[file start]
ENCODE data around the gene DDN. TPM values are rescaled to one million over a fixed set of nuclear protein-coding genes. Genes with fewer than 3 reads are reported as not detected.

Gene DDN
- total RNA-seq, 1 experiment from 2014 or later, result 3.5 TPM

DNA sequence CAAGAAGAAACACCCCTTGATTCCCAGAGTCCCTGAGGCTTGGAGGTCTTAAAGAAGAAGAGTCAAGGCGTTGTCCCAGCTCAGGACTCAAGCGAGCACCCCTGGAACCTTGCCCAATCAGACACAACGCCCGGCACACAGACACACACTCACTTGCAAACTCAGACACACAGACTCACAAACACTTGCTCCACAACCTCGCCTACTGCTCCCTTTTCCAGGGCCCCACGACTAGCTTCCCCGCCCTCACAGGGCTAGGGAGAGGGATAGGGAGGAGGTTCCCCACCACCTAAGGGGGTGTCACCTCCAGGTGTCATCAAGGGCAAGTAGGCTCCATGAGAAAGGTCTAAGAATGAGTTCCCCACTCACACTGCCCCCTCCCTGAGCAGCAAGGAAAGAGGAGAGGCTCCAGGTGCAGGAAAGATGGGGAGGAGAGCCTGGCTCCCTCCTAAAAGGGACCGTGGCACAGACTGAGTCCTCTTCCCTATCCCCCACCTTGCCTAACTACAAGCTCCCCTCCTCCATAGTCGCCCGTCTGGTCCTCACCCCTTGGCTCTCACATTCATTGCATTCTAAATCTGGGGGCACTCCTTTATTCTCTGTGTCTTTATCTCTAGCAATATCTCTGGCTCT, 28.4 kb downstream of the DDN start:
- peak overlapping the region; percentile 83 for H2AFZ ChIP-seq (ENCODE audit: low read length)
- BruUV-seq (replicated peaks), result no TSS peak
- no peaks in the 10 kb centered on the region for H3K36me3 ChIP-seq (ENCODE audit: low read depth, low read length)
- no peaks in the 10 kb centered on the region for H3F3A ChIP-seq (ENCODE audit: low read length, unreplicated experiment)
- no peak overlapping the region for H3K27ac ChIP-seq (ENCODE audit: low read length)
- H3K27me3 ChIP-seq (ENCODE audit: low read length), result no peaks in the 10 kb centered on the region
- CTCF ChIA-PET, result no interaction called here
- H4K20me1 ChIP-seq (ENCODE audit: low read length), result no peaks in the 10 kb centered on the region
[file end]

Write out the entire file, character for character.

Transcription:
ENCODE data around the gene DDN. TPM values are rescaled to one million over a fixed set of nuclear protein-coding genes. Genes with fewer than 3 reads are reported as not detected.

Gene DDN
- total RNA-seq, 1 experiment from 2014 or later, result 3.5 TPM

DNA sequence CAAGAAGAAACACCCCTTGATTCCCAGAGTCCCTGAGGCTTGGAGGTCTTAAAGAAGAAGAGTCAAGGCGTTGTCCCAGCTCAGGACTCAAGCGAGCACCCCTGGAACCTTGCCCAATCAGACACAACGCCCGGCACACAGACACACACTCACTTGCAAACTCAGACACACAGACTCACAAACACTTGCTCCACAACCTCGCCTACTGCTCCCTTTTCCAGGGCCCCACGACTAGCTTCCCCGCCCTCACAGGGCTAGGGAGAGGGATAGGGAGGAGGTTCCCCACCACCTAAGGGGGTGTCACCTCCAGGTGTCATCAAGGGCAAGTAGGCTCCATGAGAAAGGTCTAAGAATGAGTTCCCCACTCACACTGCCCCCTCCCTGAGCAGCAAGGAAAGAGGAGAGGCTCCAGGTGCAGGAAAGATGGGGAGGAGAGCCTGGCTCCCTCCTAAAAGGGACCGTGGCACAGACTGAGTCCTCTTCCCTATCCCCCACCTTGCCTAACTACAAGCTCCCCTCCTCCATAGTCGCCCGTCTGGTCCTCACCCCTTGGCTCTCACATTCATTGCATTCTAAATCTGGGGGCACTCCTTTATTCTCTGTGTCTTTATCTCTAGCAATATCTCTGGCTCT, 28.4 kb downstream of the DDN start:
- peak overlapping the region; percentile 83 for H2AFZ ChIP-seq (ENCODE audit: low read length)
- BruUV-seq (replicated peaks), result no TSS peak
- no peaks in the 10 kb centered on the region for H3K36me3 ChIP-seq (ENCODE audit: low read depth, low read length)
- no peaks in the 10 kb centered on the region for H3F3A ChIP-seq (ENCODE audit: low read length, unreplicated experiment)
- no peak overlapping the region for H3K27ac ChIP-seq (ENCODE audit: low read length)
- H3K27me3 ChIP-seq (ENCODE audit: low read length), result no peaks in the 10 kb centered on the region
- CTCF ChIA-PET, result no interaction called here
- H4K20me1 ChIP-seq (ENCODE audit: low read length), result no peaks in the 10 kb centered on the region